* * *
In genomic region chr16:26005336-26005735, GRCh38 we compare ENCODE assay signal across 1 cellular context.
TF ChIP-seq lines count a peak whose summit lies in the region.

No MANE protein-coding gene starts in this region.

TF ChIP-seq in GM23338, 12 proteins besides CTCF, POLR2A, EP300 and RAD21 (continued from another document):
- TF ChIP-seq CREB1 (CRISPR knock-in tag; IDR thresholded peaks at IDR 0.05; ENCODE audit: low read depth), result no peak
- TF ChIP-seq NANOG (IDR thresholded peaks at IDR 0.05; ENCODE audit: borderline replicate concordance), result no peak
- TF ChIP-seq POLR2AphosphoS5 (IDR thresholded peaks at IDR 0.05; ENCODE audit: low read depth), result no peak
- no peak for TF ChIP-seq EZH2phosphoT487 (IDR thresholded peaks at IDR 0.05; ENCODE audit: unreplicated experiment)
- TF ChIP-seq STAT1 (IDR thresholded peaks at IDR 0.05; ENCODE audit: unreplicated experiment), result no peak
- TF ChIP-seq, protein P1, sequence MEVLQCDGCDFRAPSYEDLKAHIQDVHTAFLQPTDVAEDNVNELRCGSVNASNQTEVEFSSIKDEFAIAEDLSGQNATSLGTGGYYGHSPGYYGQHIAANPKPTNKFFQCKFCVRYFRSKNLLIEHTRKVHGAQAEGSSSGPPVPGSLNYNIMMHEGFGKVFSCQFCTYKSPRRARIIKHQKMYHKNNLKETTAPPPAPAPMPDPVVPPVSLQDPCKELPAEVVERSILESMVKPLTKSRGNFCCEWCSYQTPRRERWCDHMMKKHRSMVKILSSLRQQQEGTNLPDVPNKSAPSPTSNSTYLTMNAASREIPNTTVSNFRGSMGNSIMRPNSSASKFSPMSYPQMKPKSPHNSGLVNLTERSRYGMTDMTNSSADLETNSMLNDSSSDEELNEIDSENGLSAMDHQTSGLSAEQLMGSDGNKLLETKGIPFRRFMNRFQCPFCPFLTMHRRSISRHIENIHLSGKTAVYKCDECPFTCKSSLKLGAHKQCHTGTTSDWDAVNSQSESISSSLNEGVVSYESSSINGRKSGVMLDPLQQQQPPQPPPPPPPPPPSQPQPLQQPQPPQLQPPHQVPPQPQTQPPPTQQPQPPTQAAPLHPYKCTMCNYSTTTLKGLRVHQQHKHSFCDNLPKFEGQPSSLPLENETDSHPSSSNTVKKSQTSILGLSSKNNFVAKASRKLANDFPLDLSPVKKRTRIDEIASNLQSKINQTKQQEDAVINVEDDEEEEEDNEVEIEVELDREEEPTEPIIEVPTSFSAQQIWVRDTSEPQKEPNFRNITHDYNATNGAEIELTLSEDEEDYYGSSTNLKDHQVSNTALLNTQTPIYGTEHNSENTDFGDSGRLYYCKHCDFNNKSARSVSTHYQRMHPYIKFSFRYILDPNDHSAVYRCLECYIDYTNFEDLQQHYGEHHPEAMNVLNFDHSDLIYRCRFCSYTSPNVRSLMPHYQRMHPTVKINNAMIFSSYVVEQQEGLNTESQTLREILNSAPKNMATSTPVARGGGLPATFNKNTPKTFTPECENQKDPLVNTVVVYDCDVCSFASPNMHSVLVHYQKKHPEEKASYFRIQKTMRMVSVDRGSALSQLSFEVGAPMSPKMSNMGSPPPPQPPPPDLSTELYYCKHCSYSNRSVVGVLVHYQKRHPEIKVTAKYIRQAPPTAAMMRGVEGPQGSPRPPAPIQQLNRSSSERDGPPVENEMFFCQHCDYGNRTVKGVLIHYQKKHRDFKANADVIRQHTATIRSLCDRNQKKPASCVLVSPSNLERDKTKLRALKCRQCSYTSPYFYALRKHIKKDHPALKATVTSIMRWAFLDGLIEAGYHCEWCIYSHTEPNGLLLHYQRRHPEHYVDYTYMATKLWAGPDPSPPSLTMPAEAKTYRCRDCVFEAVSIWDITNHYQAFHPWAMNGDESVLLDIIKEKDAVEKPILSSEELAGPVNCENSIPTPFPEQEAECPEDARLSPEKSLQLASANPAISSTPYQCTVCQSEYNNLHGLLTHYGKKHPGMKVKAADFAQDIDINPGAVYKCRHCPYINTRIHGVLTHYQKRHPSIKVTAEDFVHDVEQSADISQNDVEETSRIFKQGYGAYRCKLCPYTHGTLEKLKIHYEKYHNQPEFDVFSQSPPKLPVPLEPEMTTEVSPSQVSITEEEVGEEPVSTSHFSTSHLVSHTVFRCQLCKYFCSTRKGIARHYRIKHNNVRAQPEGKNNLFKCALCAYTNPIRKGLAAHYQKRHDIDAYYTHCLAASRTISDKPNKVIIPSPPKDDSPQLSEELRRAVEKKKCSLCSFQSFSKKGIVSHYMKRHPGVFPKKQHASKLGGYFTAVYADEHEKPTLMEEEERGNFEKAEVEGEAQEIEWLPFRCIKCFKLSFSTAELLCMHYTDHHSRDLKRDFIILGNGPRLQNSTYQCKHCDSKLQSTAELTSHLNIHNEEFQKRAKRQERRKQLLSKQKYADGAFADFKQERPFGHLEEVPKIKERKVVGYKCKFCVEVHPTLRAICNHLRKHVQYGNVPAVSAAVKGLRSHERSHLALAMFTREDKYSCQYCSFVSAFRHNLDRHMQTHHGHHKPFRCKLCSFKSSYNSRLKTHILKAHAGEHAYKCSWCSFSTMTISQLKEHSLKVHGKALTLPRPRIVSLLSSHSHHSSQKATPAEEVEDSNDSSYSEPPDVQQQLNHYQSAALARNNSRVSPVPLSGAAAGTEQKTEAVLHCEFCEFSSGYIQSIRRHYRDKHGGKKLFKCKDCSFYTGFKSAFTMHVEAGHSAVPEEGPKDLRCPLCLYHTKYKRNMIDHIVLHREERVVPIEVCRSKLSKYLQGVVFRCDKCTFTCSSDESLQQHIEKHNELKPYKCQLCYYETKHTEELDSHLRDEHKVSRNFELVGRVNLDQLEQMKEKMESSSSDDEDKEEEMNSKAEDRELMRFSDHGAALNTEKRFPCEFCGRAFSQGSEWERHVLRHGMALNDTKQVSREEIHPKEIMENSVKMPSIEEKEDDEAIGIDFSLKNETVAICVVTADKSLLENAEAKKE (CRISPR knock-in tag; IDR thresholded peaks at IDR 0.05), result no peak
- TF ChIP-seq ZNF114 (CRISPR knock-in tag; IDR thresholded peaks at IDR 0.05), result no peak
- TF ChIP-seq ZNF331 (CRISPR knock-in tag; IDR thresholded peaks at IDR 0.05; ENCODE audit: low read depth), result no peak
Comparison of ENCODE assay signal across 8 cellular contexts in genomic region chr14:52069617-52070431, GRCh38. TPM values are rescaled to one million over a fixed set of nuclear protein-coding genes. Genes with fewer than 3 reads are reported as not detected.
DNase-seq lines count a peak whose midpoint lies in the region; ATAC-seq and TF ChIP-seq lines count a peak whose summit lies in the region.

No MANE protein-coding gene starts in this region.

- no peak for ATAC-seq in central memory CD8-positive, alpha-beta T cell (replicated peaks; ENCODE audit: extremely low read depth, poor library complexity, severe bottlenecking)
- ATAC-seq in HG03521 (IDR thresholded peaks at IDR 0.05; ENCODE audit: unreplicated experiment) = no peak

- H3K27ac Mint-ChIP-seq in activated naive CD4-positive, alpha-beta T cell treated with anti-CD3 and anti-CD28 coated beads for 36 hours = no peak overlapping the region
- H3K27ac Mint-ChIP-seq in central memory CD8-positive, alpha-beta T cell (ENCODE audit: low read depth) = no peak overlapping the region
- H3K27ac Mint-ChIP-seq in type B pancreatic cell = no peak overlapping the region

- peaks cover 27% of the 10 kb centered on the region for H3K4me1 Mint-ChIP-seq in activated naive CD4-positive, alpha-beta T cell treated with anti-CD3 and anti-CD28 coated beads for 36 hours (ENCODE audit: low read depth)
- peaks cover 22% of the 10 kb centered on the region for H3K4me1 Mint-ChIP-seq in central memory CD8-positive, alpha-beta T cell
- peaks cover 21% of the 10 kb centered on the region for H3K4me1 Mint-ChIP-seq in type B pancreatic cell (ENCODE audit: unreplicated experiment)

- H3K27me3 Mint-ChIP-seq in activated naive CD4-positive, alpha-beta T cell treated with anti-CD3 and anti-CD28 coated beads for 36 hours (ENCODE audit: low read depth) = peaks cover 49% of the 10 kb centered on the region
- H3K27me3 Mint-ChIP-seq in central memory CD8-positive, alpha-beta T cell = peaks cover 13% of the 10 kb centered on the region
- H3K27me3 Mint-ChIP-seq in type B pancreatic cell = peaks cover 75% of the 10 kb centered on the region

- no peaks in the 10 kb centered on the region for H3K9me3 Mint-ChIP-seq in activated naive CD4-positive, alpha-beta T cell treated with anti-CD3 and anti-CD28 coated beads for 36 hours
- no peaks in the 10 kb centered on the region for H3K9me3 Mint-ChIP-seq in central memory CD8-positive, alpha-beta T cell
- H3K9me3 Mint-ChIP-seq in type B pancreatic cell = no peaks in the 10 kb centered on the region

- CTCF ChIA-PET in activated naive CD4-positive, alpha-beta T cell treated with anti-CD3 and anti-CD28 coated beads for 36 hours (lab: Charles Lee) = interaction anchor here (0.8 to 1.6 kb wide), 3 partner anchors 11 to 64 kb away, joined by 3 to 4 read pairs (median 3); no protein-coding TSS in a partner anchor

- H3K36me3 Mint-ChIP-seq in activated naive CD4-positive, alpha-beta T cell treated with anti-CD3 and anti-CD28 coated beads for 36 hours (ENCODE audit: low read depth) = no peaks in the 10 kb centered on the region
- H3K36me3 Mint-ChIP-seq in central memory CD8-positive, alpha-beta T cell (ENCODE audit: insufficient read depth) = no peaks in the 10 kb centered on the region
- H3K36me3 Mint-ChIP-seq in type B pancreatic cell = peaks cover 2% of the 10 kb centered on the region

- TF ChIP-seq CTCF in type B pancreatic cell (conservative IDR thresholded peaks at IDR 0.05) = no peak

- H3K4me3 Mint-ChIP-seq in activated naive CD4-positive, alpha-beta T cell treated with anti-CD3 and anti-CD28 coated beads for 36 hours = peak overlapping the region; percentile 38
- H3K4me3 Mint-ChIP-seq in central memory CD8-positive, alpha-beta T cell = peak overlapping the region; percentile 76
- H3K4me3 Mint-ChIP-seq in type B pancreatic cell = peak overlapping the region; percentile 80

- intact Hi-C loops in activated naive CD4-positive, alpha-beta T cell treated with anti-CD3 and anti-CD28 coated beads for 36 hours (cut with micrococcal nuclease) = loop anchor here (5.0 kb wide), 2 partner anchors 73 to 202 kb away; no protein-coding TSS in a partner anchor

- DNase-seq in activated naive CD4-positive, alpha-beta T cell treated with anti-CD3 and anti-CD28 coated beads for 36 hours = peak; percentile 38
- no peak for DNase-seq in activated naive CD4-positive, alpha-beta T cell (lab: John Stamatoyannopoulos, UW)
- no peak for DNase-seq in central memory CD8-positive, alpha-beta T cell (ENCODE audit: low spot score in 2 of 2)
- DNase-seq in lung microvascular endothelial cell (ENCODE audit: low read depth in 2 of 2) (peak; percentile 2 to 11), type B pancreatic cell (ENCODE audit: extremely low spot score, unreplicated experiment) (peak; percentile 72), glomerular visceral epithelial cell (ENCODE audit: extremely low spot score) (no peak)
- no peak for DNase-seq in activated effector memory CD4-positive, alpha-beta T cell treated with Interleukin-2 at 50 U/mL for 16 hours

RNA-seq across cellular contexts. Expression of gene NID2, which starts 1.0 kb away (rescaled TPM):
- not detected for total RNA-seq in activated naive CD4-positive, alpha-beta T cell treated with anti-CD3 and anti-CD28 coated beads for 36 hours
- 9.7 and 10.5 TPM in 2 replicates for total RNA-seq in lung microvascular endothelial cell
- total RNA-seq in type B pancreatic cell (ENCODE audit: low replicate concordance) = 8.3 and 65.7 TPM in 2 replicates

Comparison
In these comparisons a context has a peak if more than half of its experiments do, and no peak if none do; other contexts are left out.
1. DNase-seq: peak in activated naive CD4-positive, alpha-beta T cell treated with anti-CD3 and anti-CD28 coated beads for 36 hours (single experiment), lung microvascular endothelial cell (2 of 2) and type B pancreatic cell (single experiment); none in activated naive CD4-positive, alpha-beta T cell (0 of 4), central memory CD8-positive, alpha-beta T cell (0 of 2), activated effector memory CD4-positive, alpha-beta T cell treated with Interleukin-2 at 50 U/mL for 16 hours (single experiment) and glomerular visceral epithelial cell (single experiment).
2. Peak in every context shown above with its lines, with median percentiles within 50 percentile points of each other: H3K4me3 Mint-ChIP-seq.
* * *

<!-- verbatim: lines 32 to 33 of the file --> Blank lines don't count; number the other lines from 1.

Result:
- H3K36me3 Mint-ChIP-seq in central memory CD8-positive, alpha-beta T cell (ENCODE audit: insufficient read depth) = no peaks in the 10 kb centered on the region
- H3K36me3 Mint-ChIP-seq in type B pancreatic cell = peaks cover 2% of the 10 kb centered on the region